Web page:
New diesel and petrol cars and vans will be banned in the UK from 2040 in a bid to tackle air pollution, the government is set to announce.
Ministers will also unveil a £255m fund to help councils tackle emissions from diesel vehicles, as part of a £3bn package of spending on air quality.
The government will publish its court-mandated clean air strategy later, days before a High Court deadline.
Campaigners said the measures were promising, but more detail was needed.
The government was ordered by the courts to produce new plans to tackle illegal levels of harmful pollutant nitrogen dioxide.
It came after judges agreed with environmental campaigners that previous plans were insufficient to meet EU pollution limits.
Ministers had to set out their draft clean air strategy plans in May, with the final measures due by 31 July.
Local measures could include retrofitting buses and other transport to make them cleaner, changing road layouts, altering features such as speed humps, and re-programming traffic lights to make vehicle-flow smoother.
Campaigners wanted government-funded and mandated clean air zones, with charges for the most-polluting vehicles to enter areas with high pollution, included in the plans, as well as a diesel scrappage scheme.
It is thought ministers will consult on a scrappage scheme later this year, but there is no firm commitment.
Ministers have been wary of being seen to "punish" drivers of diesel cars, who, they argue, bought the vehicles after being encouraged to by the last Labour government because they produced lower carbon emissions.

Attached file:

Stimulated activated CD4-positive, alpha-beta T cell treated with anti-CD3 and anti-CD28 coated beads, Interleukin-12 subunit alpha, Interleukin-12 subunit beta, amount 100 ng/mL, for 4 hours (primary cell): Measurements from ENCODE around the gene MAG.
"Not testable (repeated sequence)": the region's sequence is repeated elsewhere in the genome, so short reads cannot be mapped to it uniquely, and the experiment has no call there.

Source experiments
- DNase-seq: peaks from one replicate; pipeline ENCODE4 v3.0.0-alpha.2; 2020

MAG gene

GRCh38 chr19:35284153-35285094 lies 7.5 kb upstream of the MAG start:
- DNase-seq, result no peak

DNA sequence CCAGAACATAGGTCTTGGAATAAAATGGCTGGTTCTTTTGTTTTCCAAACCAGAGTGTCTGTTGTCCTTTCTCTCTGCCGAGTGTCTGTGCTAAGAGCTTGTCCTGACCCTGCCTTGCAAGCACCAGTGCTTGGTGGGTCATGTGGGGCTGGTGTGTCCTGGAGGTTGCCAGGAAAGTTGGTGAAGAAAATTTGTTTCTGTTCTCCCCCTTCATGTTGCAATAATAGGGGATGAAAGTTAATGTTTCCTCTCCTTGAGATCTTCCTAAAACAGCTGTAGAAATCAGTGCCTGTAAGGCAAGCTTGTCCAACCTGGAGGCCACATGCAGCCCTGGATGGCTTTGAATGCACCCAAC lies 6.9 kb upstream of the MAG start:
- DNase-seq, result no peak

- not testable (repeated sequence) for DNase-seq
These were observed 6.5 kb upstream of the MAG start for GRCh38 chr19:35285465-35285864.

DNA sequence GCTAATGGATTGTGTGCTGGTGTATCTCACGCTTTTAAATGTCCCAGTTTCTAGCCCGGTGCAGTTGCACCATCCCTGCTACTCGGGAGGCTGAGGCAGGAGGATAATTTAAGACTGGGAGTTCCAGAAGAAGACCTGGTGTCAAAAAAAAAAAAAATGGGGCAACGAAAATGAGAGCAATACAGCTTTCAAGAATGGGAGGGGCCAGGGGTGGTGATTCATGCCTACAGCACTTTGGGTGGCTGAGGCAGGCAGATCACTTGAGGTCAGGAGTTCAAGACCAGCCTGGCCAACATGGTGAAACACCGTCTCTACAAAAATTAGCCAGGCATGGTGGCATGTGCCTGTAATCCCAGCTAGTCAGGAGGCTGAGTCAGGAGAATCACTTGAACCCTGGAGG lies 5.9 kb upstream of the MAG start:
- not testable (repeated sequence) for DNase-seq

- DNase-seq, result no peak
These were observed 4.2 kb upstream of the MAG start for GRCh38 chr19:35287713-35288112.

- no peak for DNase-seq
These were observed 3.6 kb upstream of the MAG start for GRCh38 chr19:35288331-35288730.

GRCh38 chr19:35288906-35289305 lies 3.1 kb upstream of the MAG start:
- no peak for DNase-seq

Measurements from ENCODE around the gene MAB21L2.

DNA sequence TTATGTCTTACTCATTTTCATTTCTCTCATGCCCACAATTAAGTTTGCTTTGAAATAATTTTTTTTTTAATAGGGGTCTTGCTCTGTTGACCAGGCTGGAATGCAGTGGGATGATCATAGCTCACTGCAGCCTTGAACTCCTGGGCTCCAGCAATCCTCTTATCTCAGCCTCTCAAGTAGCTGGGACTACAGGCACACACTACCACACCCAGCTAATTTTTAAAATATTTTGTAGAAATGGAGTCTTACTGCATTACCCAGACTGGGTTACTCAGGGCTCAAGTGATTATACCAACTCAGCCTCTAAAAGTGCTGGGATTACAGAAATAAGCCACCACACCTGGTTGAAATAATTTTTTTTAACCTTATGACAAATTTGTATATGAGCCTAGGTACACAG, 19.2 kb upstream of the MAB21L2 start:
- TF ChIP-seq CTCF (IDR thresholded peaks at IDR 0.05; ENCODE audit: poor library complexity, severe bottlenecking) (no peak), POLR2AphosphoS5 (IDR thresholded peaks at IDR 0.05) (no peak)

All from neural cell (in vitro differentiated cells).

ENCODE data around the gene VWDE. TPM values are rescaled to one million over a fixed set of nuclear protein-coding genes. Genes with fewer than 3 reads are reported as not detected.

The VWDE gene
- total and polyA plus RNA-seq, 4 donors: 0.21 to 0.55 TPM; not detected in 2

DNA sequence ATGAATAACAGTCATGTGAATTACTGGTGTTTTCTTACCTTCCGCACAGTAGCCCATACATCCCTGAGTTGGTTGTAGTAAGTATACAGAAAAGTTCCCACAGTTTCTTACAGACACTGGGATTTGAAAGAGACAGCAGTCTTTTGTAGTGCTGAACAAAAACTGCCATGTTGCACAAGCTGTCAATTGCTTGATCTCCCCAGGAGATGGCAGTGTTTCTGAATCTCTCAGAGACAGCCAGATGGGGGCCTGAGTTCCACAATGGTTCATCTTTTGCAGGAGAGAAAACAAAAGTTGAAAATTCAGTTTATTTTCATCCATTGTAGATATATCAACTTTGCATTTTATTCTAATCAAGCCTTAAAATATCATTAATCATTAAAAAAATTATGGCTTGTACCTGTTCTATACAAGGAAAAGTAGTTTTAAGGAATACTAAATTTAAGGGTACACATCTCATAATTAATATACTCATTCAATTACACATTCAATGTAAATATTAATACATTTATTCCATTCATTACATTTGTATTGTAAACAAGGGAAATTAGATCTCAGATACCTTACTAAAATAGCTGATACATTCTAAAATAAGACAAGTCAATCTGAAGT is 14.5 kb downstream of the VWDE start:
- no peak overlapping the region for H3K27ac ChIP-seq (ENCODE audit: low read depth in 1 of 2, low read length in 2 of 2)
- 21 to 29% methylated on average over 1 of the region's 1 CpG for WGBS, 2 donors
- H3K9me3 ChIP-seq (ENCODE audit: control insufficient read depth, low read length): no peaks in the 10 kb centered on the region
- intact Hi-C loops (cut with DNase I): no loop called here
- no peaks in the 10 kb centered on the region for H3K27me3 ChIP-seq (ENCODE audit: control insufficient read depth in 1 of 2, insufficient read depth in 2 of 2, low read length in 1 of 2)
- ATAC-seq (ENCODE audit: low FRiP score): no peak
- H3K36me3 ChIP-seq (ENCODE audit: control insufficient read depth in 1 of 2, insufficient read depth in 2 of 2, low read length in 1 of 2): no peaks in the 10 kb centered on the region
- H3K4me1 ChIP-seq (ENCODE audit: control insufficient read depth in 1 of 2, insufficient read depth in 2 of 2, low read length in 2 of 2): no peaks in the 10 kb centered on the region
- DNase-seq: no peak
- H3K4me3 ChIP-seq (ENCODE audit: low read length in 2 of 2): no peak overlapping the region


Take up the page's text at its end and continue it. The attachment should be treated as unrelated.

The UK announcement comes amid signs of an accelerating shift towards electric cars instead of petrol and diesel ones, both at home and abroad:
- Earlier this month, President Emmanuel Macron announced similar plans to phase out diesel and petrol cars in France, also from 2040.
- BMW announced on Tuesday that a fully electric version of the Mini will be built at the Cowley plant in Oxford from 2019.
- Swedish carmaker Volvo has said all new models will have an electric motor from the same year.
"Our plan to deal with dirty diesels will help councils clean up emissions hotspots - often a single road - through common sense measures which do not unfairly penalise ordinary working people."
Environmental law firm ClientEarth welcomed the measures, but said it wanted to see more detail.
Its chief executive James Thornton said: "A clear policy to move people towards cleaner vehicles by banning the sale of petrol and diesel cars and vans after 2040 is welcome, as is more funding for local authorities.
"However, the law says ministers must bring down illegal levels of air pollution as soon as possible, so any measures announced in this plan must be focused on doing that."